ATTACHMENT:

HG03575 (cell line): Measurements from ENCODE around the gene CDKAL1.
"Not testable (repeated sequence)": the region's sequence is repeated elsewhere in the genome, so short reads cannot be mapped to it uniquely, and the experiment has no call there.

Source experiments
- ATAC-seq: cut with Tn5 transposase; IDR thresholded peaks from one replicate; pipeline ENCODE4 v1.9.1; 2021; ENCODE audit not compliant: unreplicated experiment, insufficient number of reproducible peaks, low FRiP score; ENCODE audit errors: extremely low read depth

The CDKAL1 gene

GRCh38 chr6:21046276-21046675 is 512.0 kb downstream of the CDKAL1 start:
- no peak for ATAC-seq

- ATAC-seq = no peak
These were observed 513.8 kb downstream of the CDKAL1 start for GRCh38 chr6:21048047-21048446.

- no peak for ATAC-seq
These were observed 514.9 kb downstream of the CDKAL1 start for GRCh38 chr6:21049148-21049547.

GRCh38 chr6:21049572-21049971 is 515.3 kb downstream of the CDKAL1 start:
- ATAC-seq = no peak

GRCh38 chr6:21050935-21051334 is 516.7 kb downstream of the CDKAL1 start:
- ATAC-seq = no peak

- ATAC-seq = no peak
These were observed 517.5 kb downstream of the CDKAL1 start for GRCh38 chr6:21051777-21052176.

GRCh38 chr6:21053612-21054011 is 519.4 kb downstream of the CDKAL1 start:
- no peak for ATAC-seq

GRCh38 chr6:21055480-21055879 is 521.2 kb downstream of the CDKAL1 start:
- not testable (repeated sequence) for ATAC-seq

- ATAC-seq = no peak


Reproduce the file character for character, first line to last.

HG03575 (cell line): Measurements from ENCODE around the gene CDKAL1.
"Not testable (repeated sequence)": the region's sequence is repeated elsewhere in the genome, so short reads cannot be mapped to it uniquely, and the experiment has no call there.

Source experiments
- ATAC-seq: cut with Tn5 transposase; IDR thresholded peaks from one replicate; pipeline ENCODE4 v1.9.1; 2021; ENCODE audit not compliant: unreplicated experiment, insufficient number of reproducible peaks, low FRiP score; ENCODE audit errors: extremely low read depth

The CDKAL1 gene

GRCh38 chr6:21046276-21046675 is 512.0 kb downstream of the CDKAL1 start:
- no peak for ATAC-seq

- ATAC-seq = no peak
These were observed 513.8 kb downstream of the CDKAL1 start for GRCh38 chr6:21048047-21048446.

- no peak for ATAC-seq
These were observed 514.9 kb downstream of the CDKAL1 start for GRCh38 chr6:21049148-21049547.

GRCh38 chr6:21049572-21049971 is 515.3 kb downstream of the CDKAL1 start:
- ATAC-seq = no peak

GRCh38 chr6:21050935-21051334 is 516.7 kb downstream of the CDKAL1 start:
- ATAC-seq = no peak

- ATAC-seq = no peak
These were observed 517.5 kb downstream of the CDKAL1 start for GRCh38 chr6:21051777-21052176.

GRCh38 chr6:21053612-21054011 is 519.4 kb downstream of the CDKAL1 start:
- no peak for ATAC-seq

GRCh38 chr6:21055480-21055879 is 521.2 kb downstream of the CDKAL1 start:
- not testable (repeated sequence) for ATAC-seq

- ATAC-seq = no peak